Multinational corporation

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Multinational corporation (MNC)

A firm that operates in more than one country.

Multinational Corporation

A corporation that maintains assets and/or operations in more than one country. A multinational corporation often has a long supply chain that may, for example, require the acquisition of raw materials in one country, a product's manufacture in a second country, and its retail sale in a third country. A multinational often globally manages its operations from a main office in its home country. Multinational corporations are controversial among groups such as environmentalists and worker advocates, who claim that multinationals exploit resources and employees. On the other hand, proponents argue that multinationals create wealth in every country where they operate, which ultimately benefits workers as well as shareholders.
References in periodicals archive ?
Finally, an international legal framework is necessary to hold transnational corporations accountable for their abuse of nature and of vulnerable states and peoples.
These secretly negotiated trade deals are all written by the lobbyists and lawyers of transnational corporations.
Transnational corporations, financial institutions, governments and international bodies at the service of the system do not want to reduce their emissions of greenhouse gases.
Transnational corporations were the main investors in these projects, the report indicated.
Transnational Corporations have entered these markets which were earlier closed or partially opened.
Second, it analyzes the formulation and eventual fall of the UN Draft Norms on the Responsibilities of Transnational Corporations and Other Business Enterprises with Regard to Human Rights.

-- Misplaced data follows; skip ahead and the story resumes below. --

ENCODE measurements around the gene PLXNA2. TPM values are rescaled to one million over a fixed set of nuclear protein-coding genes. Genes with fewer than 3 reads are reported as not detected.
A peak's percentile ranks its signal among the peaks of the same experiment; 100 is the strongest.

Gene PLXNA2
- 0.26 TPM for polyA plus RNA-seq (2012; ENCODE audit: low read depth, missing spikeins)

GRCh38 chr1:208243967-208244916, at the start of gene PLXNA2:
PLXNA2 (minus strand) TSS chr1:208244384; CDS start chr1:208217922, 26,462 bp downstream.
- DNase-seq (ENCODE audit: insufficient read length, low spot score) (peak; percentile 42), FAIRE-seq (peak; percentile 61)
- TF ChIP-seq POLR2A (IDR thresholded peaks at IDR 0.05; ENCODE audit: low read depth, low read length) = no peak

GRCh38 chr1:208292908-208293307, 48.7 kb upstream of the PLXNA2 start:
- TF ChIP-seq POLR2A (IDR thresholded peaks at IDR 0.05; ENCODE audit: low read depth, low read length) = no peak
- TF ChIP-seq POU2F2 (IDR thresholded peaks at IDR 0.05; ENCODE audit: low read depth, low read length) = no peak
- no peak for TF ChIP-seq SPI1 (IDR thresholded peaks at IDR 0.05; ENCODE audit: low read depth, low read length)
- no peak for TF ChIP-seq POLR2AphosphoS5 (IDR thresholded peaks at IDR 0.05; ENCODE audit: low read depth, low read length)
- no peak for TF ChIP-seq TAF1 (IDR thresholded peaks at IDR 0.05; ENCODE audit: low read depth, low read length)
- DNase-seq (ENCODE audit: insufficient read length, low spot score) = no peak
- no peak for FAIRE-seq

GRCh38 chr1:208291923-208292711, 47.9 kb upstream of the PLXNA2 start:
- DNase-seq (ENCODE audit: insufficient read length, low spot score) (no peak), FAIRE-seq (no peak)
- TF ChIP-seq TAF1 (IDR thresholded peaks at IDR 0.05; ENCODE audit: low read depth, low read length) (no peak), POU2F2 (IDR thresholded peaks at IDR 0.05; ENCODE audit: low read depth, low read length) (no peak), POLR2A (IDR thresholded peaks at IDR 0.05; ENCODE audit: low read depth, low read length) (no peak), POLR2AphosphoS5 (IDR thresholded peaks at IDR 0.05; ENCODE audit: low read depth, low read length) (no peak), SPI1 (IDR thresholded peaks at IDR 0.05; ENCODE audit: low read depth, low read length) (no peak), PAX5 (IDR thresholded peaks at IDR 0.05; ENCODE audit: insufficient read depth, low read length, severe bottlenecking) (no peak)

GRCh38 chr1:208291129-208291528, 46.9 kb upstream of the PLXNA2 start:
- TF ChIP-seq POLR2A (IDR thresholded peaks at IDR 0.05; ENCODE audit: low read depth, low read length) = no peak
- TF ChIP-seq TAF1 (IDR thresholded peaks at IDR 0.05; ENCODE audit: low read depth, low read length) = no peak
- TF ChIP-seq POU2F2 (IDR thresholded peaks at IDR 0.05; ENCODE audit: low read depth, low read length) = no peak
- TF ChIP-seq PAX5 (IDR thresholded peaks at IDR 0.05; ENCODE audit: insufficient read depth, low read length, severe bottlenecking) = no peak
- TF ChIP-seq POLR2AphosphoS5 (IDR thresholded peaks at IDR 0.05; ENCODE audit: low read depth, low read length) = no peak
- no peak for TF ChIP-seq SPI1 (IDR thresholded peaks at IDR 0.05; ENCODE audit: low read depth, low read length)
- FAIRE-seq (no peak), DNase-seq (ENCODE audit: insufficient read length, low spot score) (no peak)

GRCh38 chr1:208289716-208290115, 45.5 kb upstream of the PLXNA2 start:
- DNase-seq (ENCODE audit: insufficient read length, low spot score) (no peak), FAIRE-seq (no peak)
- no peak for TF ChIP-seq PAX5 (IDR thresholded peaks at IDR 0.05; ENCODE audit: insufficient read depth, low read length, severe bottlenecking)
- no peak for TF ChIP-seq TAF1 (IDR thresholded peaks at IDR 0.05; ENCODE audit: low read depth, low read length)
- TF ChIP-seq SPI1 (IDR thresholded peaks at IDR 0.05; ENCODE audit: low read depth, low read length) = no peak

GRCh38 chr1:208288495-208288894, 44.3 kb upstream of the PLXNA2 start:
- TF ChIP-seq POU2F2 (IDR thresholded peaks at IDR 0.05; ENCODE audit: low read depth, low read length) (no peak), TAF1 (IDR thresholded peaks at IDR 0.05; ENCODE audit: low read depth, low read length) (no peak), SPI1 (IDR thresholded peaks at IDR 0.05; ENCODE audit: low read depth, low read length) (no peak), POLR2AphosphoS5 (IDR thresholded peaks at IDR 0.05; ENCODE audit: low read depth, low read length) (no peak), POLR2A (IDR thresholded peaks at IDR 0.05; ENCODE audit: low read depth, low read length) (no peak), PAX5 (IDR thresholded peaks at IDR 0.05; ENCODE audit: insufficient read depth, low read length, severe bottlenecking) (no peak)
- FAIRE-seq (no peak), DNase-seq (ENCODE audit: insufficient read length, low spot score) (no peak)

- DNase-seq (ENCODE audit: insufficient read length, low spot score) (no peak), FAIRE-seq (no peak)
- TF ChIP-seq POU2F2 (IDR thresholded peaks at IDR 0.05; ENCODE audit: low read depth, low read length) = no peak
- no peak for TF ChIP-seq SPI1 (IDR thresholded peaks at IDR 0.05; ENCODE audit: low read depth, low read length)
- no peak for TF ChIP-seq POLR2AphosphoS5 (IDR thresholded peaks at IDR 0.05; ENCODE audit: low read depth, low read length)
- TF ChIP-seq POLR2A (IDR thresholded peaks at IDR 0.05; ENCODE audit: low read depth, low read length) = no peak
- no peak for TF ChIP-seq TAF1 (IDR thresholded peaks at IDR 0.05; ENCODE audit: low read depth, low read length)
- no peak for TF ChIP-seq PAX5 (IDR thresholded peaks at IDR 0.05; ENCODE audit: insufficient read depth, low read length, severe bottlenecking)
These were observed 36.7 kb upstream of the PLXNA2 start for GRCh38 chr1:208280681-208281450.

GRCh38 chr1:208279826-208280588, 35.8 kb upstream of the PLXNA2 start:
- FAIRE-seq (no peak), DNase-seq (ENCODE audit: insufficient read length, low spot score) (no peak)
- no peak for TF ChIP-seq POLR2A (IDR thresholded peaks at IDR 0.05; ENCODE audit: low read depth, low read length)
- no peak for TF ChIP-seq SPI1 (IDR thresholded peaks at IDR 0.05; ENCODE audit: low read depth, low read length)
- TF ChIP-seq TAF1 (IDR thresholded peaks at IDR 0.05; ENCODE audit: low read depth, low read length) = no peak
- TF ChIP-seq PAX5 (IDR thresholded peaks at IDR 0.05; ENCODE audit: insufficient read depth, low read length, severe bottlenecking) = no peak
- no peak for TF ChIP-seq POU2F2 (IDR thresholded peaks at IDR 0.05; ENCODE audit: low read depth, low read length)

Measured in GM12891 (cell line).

Warnock accuses the current NDP administration in Saskatchewan of locking the province into a strategy for resource development that follows the models set by big capital and transnational corporations and ignores the environment.
Nation-states are having to share their power with new global actors: international (or more accurately 'inter-governmental') organizations (such as the United Nations), transnational corporations, and non-governmental organizations (NGOs).
The focus of the title is multicultural, rather than regional, and also includes articles, commentary, case notes and book reviews on non-state actors, including intergovernmental and non-governmental organizations, individuals, peoples, transnational corporations and civil society as whole, and their impact on contemporary international law.
Topics of discussion during the conference included the harmful effects of pesticides on the health of rural women involved in agricultural work, the negative impact of transnational corporations, the weak response of India's government to Dalit women's rights and concerns, the discriminatory treatment Dalit women endure, and the need for Dalit women to come together and act as a powerful, political unit.
Before joining ITC in November 1984, he had worked as a consultant for the United Nations Centre on Transnational Corporations in New York and as an expert on transnational corporations for the United Nations Economic and Social Commission for Asia and the Pacific in Bangkok.
It will also examine how the international community uses and adapts international law to deal with new and emerging challenges, and how non-state actors, including intergovernmental and non-governmental organizations, individuals and transnational corporations, impact contemporary international law.

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